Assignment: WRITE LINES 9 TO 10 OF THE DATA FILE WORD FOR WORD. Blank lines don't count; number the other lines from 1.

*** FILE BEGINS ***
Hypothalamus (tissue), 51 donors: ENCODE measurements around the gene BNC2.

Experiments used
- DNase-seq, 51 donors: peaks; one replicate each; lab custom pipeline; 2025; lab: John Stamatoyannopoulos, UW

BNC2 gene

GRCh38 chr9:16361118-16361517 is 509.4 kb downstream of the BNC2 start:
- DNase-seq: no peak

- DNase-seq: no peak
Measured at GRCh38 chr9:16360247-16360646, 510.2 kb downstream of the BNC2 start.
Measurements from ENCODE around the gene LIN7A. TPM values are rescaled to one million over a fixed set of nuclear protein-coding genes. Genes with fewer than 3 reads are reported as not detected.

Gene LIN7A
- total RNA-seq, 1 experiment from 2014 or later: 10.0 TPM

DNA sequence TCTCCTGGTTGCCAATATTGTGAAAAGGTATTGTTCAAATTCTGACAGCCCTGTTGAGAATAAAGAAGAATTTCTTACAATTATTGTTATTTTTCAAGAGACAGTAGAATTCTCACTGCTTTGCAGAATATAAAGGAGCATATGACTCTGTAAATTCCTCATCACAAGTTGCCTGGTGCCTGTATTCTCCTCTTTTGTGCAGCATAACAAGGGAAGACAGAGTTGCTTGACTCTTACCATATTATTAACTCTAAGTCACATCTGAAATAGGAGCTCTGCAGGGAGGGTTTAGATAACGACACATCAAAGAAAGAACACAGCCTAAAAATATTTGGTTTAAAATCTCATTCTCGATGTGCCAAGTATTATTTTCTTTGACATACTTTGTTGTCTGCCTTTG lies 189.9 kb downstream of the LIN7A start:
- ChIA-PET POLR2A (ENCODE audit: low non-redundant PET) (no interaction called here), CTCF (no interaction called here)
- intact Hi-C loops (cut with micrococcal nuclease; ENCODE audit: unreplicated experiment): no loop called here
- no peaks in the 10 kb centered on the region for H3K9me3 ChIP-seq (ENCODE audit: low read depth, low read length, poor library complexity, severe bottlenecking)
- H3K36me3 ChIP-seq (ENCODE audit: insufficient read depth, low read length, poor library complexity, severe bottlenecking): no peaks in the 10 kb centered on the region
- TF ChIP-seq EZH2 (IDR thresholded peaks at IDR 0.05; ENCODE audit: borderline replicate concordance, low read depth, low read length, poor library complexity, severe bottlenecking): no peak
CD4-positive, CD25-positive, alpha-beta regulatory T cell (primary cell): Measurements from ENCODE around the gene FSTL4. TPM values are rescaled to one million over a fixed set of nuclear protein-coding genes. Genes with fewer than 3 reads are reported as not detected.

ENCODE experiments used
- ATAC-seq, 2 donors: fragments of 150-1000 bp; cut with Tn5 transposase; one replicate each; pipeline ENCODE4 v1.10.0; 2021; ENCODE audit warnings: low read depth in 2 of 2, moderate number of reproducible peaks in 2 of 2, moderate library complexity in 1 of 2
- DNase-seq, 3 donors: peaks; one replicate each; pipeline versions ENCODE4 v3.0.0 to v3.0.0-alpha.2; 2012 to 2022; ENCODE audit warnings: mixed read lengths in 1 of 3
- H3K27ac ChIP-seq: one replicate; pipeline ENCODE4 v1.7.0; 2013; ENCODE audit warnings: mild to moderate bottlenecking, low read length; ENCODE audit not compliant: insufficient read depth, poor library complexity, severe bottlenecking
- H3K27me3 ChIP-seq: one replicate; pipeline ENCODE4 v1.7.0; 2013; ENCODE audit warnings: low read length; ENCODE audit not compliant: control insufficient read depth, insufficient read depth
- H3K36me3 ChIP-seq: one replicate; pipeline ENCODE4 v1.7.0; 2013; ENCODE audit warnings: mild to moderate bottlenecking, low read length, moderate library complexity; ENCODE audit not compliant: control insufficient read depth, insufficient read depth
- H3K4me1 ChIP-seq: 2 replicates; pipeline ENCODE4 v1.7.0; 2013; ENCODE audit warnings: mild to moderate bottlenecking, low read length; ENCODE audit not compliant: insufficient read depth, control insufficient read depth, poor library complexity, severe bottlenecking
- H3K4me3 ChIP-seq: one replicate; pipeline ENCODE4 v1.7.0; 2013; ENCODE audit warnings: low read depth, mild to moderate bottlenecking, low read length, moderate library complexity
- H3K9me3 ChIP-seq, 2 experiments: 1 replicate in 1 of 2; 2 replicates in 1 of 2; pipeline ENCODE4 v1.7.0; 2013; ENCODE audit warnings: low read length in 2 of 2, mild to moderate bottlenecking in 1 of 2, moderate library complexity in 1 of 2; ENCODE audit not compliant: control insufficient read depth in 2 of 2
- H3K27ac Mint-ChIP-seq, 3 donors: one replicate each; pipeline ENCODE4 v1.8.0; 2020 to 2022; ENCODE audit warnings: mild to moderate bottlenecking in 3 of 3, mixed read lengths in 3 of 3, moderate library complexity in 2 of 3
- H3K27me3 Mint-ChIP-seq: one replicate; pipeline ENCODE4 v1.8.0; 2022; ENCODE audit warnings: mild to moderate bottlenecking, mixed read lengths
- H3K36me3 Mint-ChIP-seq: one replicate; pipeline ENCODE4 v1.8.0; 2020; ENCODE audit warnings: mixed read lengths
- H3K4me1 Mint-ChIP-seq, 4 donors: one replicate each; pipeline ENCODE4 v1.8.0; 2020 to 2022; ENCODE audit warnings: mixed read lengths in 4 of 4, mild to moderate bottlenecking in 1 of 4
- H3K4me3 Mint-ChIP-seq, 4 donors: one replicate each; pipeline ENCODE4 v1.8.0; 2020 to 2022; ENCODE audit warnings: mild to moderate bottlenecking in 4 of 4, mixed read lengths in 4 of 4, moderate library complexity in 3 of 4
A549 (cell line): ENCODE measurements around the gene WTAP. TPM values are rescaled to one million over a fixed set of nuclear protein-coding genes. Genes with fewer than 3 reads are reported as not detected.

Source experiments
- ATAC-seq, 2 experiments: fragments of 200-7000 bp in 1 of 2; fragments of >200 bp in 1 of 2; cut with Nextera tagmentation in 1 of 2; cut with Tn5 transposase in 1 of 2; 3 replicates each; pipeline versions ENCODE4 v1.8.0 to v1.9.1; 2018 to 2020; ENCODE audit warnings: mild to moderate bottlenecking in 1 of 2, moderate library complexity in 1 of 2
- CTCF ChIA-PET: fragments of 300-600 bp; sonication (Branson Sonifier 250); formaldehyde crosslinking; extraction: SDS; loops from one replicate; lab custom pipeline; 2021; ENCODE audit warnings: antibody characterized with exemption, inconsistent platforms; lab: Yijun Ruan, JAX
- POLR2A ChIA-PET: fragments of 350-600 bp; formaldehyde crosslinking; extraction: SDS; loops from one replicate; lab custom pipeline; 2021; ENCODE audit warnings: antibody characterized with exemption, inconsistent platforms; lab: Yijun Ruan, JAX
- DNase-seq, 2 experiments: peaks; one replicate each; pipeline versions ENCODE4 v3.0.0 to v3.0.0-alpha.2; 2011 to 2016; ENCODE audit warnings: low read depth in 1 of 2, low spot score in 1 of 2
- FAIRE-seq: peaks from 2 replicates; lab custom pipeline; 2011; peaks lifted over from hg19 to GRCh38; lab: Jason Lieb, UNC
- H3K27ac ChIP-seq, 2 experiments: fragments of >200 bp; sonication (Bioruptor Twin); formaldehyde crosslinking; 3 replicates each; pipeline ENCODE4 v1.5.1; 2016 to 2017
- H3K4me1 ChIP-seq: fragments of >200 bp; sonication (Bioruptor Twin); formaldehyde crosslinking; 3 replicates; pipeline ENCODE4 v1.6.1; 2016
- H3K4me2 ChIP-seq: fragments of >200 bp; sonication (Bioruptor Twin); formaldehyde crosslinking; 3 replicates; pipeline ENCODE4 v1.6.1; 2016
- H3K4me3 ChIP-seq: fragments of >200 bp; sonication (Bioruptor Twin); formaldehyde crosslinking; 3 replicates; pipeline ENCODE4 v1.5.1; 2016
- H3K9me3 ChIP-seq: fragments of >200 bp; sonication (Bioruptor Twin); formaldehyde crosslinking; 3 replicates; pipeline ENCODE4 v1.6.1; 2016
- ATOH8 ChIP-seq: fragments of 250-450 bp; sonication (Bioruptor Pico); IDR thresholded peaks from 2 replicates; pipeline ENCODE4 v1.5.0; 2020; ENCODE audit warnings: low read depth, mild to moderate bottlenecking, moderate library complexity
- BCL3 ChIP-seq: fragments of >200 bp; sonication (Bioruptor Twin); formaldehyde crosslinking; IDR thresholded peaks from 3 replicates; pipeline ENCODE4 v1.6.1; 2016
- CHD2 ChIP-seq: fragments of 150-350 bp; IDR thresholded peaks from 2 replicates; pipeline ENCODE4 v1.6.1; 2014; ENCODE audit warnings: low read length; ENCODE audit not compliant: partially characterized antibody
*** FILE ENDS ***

Measurements from ENCODE around the gene LIN7A. TPM values are rescaled to one million over a fixed set of nuclear protein-coding genes. Genes with fewer than 3 reads are reported as not detected.

Gene LIN7A